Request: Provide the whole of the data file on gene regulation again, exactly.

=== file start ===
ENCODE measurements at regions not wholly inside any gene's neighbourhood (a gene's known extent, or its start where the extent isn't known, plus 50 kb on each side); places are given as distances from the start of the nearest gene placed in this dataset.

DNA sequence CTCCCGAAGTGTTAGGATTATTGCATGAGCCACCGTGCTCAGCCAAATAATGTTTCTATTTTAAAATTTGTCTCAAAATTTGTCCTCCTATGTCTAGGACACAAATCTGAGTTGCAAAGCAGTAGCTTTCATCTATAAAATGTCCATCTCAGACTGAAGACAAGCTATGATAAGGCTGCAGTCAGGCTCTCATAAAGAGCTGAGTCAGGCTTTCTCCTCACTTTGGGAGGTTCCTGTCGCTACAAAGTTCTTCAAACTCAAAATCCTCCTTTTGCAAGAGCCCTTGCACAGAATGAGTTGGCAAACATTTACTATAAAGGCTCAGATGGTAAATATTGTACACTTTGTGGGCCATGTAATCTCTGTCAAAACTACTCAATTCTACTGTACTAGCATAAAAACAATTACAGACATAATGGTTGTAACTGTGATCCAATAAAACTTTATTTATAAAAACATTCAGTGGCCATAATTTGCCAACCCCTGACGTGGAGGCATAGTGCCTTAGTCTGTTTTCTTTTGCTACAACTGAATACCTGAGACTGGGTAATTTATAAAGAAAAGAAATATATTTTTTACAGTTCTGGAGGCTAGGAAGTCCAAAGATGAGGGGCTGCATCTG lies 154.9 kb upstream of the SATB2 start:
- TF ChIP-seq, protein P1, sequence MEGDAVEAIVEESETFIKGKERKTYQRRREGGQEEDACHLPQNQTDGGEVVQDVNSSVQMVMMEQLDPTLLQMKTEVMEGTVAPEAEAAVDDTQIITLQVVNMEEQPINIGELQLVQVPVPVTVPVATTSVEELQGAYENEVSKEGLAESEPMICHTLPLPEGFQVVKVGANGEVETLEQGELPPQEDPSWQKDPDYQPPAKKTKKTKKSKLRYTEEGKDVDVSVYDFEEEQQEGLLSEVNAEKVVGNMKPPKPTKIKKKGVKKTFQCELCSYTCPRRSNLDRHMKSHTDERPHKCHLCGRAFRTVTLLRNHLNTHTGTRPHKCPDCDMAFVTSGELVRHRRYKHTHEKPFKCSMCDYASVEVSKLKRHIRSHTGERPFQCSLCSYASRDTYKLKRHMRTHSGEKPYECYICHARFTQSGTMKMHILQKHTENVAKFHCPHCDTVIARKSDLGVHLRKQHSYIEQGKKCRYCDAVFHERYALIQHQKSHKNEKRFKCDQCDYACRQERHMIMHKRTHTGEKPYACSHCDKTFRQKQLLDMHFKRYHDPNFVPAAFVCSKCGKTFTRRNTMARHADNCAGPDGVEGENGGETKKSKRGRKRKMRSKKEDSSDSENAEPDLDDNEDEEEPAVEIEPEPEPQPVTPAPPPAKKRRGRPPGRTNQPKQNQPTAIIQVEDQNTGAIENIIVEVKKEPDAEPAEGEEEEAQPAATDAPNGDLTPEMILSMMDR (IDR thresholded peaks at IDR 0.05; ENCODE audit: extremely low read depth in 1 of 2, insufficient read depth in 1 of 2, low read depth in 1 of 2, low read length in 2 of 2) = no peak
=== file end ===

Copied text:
ENCODE measurements at regions not wholly inside any gene's neighbourhood (a gene's known extent, or its start where the extent isn't known, plus 50 kb on each side); places are given as distances from the start of the nearest gene placed in this dataset.

DNA sequence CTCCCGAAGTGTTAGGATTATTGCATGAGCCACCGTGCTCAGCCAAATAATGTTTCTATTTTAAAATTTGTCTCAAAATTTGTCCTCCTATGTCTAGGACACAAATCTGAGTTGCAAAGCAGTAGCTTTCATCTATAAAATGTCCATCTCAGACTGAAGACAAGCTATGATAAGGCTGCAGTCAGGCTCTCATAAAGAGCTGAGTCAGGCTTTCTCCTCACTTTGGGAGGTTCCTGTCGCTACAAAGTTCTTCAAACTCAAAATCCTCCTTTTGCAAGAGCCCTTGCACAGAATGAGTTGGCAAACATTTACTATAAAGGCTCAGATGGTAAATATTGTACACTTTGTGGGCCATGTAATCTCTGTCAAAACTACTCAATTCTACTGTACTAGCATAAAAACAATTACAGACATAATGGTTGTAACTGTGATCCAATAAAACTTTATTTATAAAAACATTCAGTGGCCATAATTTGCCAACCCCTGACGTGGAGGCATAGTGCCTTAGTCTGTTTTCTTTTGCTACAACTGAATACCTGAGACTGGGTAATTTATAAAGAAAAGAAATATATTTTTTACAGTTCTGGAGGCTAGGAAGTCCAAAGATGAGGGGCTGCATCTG lies 154.9 kb upstream of the SATB2 start:
- TF ChIP-seq, protein P1, sequence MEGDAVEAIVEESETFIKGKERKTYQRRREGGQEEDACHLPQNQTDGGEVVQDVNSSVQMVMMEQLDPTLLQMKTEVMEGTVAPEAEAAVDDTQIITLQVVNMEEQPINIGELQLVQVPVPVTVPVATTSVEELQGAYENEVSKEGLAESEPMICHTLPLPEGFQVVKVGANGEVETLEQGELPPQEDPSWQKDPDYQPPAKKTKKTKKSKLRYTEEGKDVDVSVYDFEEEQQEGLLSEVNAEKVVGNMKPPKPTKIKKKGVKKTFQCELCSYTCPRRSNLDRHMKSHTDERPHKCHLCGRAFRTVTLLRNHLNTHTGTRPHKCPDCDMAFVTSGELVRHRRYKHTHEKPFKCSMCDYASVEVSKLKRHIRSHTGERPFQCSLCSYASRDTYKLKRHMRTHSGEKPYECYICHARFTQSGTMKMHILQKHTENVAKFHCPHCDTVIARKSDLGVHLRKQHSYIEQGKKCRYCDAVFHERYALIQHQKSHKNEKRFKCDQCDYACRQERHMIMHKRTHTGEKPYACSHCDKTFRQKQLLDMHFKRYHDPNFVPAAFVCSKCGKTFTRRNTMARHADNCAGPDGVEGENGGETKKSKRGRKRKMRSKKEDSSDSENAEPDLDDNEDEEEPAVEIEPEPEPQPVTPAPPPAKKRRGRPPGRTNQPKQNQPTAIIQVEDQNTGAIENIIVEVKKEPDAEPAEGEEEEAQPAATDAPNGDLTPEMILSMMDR (IDR thresholded peaks at IDR 0.05; ENCODE audit: extremely low read depth in 1 of 2, insufficient read depth in 1 of 2, low read depth in 1 of 2, low read length in 2 of 2) = no peak